Sen. Hubert H. Humphrey, weakened by a spreading cancerous tumor, was listed in critical condition yesterday at his home in Waverly, Minn.
Humphrey's administrative assistant, David G. Gartner, said the senator was "resting comfortably" and hospitalization was not anticipated.
Gartner's statement, issued in late afternoon, said Humphrey had "noticeably weakened and is listed by his doctor as being in critical condition."
The former Vice President, 66, drawn and pale from his long battle with cancer, has been home since Dec. 22, when he flew to Minnesota aboard Air Force II with Vice President Mondale.
Earlier this week, an aide said the senator was "hopefula" that he could return to Washington in time for the reconvening of Congress next Thursday.
But yesterday, according to sources in Minnesota, members of Humphrey's immediate family were called to his bedside in Waverly as his condition worsened.
On his return to Minnesota last month.Humphrey said he had no plans to give up his Senate seat unless he became "totally incapacitated" - an eventuality that his tone suggested would be impossible.
Humphrey entered the University of Minnesota hospitals on Aug. 16, to undergo surgery for an intestinal blockage. Two days later, operating physicians found cancer cells embedded in his pelvis and called the condition inoperable.
Doctors said that spread of the disease could be checked for a time with chemotherapy - a painful treatment process that Humphrey once called "bottled death."
The university hospitals' chief surgeon, Dr. John Najarian, said the pelvis tumor undoubtedly was a regrowth of a bladder cancer that had led to major surgery less than a year before.
On Sept. 2, looking thinner and grayer, the former Vice President left the hospital and went home to Waverly for a 41st wedding anniversary celebration with his wife, Muriel, the next day.
In the spirit that made him an inspiration to friends and colleagues and fellow cancer victims, he told an audience of cheering labor delegates two weeks later, "I'm not about ready to have somebody cover me up."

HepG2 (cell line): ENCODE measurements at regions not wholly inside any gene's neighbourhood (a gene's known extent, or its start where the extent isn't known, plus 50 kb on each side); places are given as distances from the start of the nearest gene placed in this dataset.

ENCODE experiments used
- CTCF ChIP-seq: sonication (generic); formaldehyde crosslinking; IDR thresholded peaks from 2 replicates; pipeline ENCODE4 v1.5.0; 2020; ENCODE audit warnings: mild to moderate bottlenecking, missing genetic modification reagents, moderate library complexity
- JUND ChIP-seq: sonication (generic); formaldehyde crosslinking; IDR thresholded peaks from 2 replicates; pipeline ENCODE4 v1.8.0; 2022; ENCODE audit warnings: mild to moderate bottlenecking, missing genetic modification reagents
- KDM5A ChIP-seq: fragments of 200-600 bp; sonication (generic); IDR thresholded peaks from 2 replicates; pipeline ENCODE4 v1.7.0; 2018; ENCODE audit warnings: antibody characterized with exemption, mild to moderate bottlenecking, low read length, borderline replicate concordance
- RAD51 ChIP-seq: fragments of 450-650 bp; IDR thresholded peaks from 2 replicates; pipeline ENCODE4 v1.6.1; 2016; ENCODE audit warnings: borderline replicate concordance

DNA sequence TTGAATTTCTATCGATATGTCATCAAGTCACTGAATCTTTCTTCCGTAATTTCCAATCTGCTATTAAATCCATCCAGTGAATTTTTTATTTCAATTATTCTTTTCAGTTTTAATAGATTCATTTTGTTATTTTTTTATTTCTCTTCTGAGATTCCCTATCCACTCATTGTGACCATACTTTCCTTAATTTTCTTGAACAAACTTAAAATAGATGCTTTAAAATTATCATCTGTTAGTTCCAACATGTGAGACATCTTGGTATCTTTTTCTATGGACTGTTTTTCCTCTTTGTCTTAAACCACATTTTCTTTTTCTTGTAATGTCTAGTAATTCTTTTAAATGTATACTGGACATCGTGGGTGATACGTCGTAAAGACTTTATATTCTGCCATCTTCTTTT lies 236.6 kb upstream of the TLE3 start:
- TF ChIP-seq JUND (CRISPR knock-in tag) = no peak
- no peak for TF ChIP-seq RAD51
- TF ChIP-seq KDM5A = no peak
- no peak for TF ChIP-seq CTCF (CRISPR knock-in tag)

The Humphreys returned to Washington on Oct. 23 as guests of President Carter, who diverted Air Force I from a cross-country flight to stop for them in Minneapolis.
A few days later, when the senior senator from Minnesota - he has been a senator off and on since 1949 - went back to Capitol Hill he was greeted by an effusive show of affection from Democrats and Republicans.
As he bounded onto the Senate floor, Humphrey fell into an embrace with Sen. Russell B. Long (D-La.), often a foe on controversial legislation, amid long and warm applause.
A week later, in an equally emotional session in the House, Humphrey received more accolades as the non pareil liberal leader, champion of the underdog, patriot who held no grudges.
"He kills his enemies with love," said Rep. Morris Udall (D-Ariz).
A member of the esteem in which Humphrey is held outside the Congress was the contributions and pledges of more than $1 million generated by a "national tribute" dinner her Dec. 2.
The money, part of almost $6 million received so far, will help finance the Hubert H. Humphrey Institute of Public Affairs at the University of Minnesota, from which he graduated Phi Beta Kappa in 1939.
Last month, after Mrs. Humphyrey was released from a brief hospital stay from treatment of heart disease, they sent home to Minnesota on Mondale's plane.
As he stepped down from the plane, Humphrey appeared to walk with difficulty. His face was gaunt, he seemed thinner but the familiar smile of the "Happy Warrior" was on his lips.
No, he said, he wouldn't be resigning. And then a quip: if anyone was planning Christmas gifts, he wanted it know that his shirt size had shrunk a bit.